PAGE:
The Minnesota Timberwolves. The Tampa Bay Buccaneers. The San Diego Padres. The Tampa Bay Rays. The Columbus Blue Jackets.
What do all of the teams listed above have in common?
Hint: it’s not that they’re all expanding their trophy cases to prepare for a new piece of sterling silver commemorating their next season.
Following the Wolves’ Tuesday night defeat at the hands of the New Orleans Pelicans, these are the teams that lose the most often in the four major sports in the United States.
The Wolves can’t compete with the forgotten teams such as the Sheboygan Red Skins, the Waterloo Hawks, and the San Diego Sails, who all possess an all-time lower winning percentage than our beloved Minnesota Timberwolves. But still, Minnesota’s latest loss has moved the team into last among the active teams in the National Basketball Association in win percentage.
The team surpassed the seemingly accursed Los Angeles Clippers on Tuesday as their win-loss percentage dropped to a woeful .391% from a record of 831-1296.
Furthermore, of the four major sports leagues in the country, the Wolves only have a better winning percentage than the lowly Buccaneers of Tampa Bay, who in desperation fired a supposedly good coach in Lovie Smith after a somewhat encouraging season.
I’ve only been a serious, active, and devout Timberwolves fan since the 2009 season, when David Kahn infamously drafted a plethora of point guards in the first round…and none of the them reigning MVP Stephen Curry. Since then, the Wolves’ win-loss records have been similar to how their history in Minnesota has played out: the lowest of the lows, with a small ascension to the middle of the pack…and then back down again.
Here’s how each season has played out since 2009: 15-67, 17-65, 26-40, 31-51, 40-42, 16-66, and 13-30 so far this season.
The tune sounds quite similar for the totality of Timberwolves history, who have only managed to surpass the 50-win mark four times in twenty-seven years in Minnesota. Without Kevin Garnett carrying this franchise to a Western Conference Finals appearance in the 2003-2004 playoff run (also the last playoff series the team has played in), Minnesota wouldn’t have ever even won a playoff series.
Continuing with the sobering statistics, the Wolves have made the playoffs a combined eight times in twenty-seven years… good for just 30 percent of the time. Think about that. The Wolves have only managed to be in the top half of the Western Conference three out of every ten years. This could be deemed unacceptable by professional sports standards.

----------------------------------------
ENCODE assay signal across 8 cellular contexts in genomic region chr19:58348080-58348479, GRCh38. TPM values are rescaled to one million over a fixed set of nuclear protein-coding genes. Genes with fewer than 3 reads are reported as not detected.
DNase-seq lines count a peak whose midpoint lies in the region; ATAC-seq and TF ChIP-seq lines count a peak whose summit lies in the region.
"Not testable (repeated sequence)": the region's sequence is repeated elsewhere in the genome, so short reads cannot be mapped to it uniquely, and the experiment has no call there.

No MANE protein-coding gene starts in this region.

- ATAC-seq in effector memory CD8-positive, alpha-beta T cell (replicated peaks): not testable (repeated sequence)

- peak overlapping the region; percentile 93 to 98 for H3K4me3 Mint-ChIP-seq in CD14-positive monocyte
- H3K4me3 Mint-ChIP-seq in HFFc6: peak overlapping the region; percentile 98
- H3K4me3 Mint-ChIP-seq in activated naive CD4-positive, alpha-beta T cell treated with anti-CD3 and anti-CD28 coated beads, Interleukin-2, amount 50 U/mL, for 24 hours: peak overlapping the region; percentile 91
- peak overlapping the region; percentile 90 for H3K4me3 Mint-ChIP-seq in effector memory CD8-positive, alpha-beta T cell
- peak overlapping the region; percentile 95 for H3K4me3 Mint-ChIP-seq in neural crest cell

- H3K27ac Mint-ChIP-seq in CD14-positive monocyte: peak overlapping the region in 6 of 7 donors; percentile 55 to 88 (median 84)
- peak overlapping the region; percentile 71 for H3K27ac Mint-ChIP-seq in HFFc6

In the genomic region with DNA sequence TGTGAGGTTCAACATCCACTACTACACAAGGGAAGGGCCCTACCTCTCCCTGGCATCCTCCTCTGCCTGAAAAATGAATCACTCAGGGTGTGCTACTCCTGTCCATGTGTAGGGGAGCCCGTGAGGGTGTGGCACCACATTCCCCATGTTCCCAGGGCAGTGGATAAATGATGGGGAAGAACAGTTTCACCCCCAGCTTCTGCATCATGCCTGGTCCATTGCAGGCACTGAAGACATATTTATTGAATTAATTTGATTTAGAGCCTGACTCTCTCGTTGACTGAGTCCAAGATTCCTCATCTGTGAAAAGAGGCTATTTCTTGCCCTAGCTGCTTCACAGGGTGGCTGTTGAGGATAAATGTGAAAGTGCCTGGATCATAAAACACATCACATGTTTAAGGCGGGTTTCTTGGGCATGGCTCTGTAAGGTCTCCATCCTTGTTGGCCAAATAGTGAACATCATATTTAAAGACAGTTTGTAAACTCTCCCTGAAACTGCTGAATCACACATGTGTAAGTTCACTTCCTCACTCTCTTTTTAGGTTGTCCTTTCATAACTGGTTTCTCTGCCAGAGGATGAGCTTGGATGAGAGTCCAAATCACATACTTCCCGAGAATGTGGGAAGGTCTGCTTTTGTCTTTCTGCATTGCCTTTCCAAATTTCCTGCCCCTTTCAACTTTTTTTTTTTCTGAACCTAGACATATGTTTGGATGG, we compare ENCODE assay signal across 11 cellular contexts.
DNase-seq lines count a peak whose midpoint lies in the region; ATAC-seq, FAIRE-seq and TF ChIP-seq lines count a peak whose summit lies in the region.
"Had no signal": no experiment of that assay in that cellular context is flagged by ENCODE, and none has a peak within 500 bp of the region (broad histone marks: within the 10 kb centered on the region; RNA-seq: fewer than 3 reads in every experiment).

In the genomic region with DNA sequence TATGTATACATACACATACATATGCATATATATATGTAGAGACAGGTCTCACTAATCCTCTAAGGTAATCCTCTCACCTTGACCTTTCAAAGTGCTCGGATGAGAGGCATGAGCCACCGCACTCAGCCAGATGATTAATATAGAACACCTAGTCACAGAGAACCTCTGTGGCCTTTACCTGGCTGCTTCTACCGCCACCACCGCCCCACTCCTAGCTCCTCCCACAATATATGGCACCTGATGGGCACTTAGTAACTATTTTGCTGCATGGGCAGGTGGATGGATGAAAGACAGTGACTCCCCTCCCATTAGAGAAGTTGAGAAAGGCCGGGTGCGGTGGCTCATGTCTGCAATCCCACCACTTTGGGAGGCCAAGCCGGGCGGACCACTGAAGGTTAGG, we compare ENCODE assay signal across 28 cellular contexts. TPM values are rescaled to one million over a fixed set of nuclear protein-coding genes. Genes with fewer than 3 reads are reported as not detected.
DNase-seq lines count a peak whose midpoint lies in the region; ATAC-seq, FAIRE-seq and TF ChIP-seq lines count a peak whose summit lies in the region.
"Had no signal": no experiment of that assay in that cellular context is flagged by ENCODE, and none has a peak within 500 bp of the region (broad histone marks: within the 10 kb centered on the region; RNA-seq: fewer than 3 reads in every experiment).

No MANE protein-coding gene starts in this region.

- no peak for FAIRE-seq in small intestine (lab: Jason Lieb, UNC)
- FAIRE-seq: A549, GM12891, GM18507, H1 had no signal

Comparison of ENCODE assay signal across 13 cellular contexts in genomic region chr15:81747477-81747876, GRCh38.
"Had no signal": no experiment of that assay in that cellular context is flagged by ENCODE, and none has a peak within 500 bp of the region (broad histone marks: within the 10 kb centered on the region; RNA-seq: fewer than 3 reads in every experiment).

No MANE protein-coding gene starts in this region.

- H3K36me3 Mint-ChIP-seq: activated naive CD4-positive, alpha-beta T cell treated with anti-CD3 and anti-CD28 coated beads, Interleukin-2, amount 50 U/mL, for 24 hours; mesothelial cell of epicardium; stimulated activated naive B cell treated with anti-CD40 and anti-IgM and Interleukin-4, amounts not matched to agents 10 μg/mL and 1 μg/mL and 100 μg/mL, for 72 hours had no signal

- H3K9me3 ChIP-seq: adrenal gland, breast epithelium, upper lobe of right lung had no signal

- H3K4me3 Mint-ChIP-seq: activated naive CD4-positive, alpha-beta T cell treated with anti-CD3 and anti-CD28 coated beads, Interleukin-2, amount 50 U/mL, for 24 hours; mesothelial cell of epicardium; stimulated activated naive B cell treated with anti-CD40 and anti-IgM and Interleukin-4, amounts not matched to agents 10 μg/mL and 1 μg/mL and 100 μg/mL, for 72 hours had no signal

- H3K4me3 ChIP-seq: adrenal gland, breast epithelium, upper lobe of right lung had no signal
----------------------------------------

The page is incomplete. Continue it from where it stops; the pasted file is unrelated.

This has obviously been a pretty discouraging few paragraphs for fans of the franchise that has played in Minneapolis since 1989. And clearly, the fans are feeling the losing blues as well, as attendance is in the penultimate slot comparative to the rest of the league with an average of 14,169 spectators attending games. A somewhat surprising accompanying stat is that Minnesota also is second-to-last in attendance in their road games.
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One would think that perhaps with exciting young players like reigning Rookie of the Year Andrew Wiggins, hopeful 2016 Rookie of the Year Karl-Anthony Towns, and reigning dunk champion Zach LaVine, the Wolves would get a little more of a draw when they hit the road. But apparently not.
I think Wolves fans have a right to be completely disappointed with this team, and every right to say no to season tickets when winning simply can’t be expected. Every right to lose a bit of interest in this team. Every right to change their allegiances to a winning team.
The 2015-2016 has been disappointing of late, just as much as the Wolves as a whole have been disappointing. The team has lost nine of their past ten, including a loss to the 76ers — which, of course, NBA teams are using as a panic meter barometer this season.
And yet, Wolves fans continue to hope and believe that this next group of players will be the group of players that pulls us from the depths. And hey, an argument definitely can be made.
Andrew Wiggins is a terrific athlete and great scorer, and Karl-Anthony Towns looks like an annual all-star. Shabazz Muhammad is turning heads with his recent play, and Zach LaVine has shown glimpses of his promising potential. That’s more combined promise than Minnesota may have had since the last time they made the playoffs.
Perhaps with the right coach, the right supporting cast for a more mature Wiggins/Towns combo, the eventual right group of players at the right time, or who knows what else, Minnesota can begin to climb back up the latter in the win-loss percentage rankings.
I think it could take all three of those things in order for the Wolves to climb out of the current state that they are in. When (if) that happens, it will be all the sweeter for fans of the Minnesota Timberwolves, an NBA franchise that has endured the long-lasting drought of success.
Here’s hoping this current Wolves core can earn their hometown fans deserved support. Until then, Wolves fans have every right to throw themselves a pity party and buy a Stephen Curry jersey.